(5) Plant something - A simple way to teach young children how to take care of a living organism is to plant something. You can use containers made of old plastic cups with holes in the bottom or you can plant outdoors depending on the season. Digging in dirt is great fun for a child. They are also thrilled when the little baby plant awakens from the soil. Suddenly, they have something fragile to take care of. Hint: I find that planting green beans provides the quickest results. Bean plants begin to poke their heads through the soil in just a few short days.

(6) Water sprinkler - While watering the lawn, water your kids too. On a hot summer day, your grass needs 30 minutes of water. Send your kid out in a bathing suit and you'll kill two birds with one stone.

(7) Bubbles bubbles everywhere - Kids and adults alike love to blow bubbles. Mix up your own batch by pouring a teaspoon or so of dish soap into a cup and adding approximately 3 teaspoons of water. Stir and then test. You can make a free bubble wand by unbending a large paperclip and folding it back into a triangle with a small handle. You may need to add a little more soap or water to get the perfect bubble. Hint: pour the bubble solution into a small plate so it's easier to get the bubble film onto the bubble wand.

(8) Catch Fireflies - As a child, I remember fond days of catching fireflies and putting them into a mayo jar with holes punched in the lid. Your kids will love it too. If you don't have wooded areas in your yard, you can find a park. The fireflies should begin to light the sky around dusk. Teach your kids how to gently catch them by letting them land in their hand. You can collect them into a jar, but please be sure to let them go at the end of the evening so they don't die. (This teaches responsibility and respecting nature.)

(9) Paper airplanes - Up in the air with the greatest of ease. Teaching your child how to make and fly a paper airplane is one of the childhood rights of passage. It can foster a love of origami as well as a Lifehacker mindset of building your own toys. Simple airplane instructions can be found online for free, or in library books too. But try this one:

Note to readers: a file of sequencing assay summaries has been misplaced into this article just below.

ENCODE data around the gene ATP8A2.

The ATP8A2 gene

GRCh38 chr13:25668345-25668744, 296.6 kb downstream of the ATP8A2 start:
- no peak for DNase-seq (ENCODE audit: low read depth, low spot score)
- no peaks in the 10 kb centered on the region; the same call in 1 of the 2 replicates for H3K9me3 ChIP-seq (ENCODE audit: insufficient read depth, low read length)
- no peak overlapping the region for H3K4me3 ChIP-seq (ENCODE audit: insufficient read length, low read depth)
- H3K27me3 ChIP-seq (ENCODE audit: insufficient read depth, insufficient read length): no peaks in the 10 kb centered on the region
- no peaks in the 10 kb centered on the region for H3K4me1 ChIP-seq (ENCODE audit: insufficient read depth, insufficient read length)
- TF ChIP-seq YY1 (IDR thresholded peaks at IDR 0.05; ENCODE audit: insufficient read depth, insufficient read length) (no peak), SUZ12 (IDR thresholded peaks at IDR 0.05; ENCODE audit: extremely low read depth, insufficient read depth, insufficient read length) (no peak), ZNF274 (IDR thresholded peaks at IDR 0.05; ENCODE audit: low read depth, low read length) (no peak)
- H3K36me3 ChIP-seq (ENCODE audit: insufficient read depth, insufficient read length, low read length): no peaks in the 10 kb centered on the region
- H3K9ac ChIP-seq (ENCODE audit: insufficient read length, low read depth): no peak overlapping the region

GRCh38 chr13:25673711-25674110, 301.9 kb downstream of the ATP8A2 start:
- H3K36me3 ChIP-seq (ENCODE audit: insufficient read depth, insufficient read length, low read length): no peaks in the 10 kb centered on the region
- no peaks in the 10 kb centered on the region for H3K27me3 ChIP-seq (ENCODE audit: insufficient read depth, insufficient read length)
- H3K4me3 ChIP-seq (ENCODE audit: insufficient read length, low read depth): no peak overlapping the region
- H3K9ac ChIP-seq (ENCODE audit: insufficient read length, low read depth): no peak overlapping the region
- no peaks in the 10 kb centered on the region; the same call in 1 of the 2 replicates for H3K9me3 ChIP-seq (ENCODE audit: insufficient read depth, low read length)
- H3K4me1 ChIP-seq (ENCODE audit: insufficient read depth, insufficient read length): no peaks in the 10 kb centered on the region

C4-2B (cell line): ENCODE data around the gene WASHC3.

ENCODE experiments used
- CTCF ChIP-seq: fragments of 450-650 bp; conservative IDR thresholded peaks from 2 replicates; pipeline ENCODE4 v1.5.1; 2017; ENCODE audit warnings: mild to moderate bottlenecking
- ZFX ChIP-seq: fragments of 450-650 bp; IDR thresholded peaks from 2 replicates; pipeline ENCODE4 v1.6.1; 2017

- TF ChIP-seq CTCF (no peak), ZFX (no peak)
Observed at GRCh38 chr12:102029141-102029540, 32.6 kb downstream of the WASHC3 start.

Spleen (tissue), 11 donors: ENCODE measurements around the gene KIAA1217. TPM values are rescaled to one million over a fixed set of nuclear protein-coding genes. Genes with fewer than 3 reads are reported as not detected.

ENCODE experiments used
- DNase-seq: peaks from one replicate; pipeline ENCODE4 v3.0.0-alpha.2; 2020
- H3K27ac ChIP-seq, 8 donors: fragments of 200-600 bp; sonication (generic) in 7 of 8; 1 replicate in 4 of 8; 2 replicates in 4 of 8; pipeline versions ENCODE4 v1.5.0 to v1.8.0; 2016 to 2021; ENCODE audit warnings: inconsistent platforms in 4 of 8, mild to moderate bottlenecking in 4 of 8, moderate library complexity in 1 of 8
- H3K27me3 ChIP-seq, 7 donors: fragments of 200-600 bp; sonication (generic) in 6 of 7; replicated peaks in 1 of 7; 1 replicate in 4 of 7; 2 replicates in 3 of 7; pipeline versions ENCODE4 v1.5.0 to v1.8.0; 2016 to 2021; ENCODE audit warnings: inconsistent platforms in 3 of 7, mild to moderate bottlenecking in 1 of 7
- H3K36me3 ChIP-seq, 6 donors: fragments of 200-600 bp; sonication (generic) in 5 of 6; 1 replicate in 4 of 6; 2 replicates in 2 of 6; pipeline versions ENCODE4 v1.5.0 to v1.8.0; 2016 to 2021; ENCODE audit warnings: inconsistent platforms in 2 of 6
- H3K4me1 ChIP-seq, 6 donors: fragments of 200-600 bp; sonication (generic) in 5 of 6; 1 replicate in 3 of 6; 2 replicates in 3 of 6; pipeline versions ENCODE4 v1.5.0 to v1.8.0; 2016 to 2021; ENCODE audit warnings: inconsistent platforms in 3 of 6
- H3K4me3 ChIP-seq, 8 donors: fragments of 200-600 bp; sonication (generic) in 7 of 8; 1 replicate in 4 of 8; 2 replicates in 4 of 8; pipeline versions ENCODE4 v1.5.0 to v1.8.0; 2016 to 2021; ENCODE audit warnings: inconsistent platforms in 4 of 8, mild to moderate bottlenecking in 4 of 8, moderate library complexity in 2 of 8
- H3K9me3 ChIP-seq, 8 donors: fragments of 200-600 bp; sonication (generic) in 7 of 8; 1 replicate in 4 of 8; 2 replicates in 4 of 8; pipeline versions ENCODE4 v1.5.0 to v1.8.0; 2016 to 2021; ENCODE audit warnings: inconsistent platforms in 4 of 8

Fold a piece of copier paper in half lengthwise
With the crease closest to you, fold the top right corner down so that it lines up with the bottom crease.
Do the same thing on the other side.
Grab the top corner on one side and bend it downward so the crease on top of the paper is lined up with the crease at the bottom.
Turn the plane over and fold the other side the same way.
Fold it in the same manner one more time, by taking the top crease and lining it up with the bottom crease and folding.
Lather rinse, repeat on the other side.
Then fold the last two creases outward perpendicular to the bottom of the plane.
Fly away!

(10) Tin can and string telephone - You don't necessarily need tin cans for this project. Two plastic or styrofoam cups and some twine will do.
Using a tack or the end of a pin, punch a hole into the center of the bottom of each cup.
Cut a piece of light string 25 feet or longer.
Feed one end of the string through the hole of one of the cups
Tie a large knot on the string so it doesn't fall back through the hole.
Feed the other end of the string through the other cup and tie a knot like you did for the first cup.
Now give the cup to your child and walk away from each other until the string is tight.
Now you can whisper back and forth into your child's new telephone.This project gets your child's physics education off to a great start by teaching vibration and harmonics. Hint: Try the phone under doors and around corners of your house. If you keep the string taut it will still work.

How do you keep your children happy and occupied this summer? We would certainly love more ideas to add to this list !!